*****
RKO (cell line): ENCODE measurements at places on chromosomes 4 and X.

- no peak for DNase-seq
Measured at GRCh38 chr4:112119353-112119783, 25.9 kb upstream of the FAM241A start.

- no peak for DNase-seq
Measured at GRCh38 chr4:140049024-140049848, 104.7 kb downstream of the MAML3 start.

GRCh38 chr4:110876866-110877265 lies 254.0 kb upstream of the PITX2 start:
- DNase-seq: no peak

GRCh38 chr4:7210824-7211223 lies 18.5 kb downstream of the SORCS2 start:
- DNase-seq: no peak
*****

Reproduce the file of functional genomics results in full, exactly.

RKO (cell line): ENCODE measurements at places on chromosomes 4 and X.

- no peak for DNase-seq
Measured at GRCh38 chr4:112119353-112119783, 25.9 kb upstream of the FAM241A start.

- no peak for DNase-seq
Measured at GRCh38 chr4:140049024-140049848, 104.7 kb downstream of the MAML3 start.

GRCh38 chr4:110876866-110877265 lies 254.0 kb upstream of the PITX2 start:
- DNase-seq: no peak

GRCh38 chr4:7210824-7211223 lies 18.5 kb downstream of the SORCS2 start:
- DNase-seq: no peak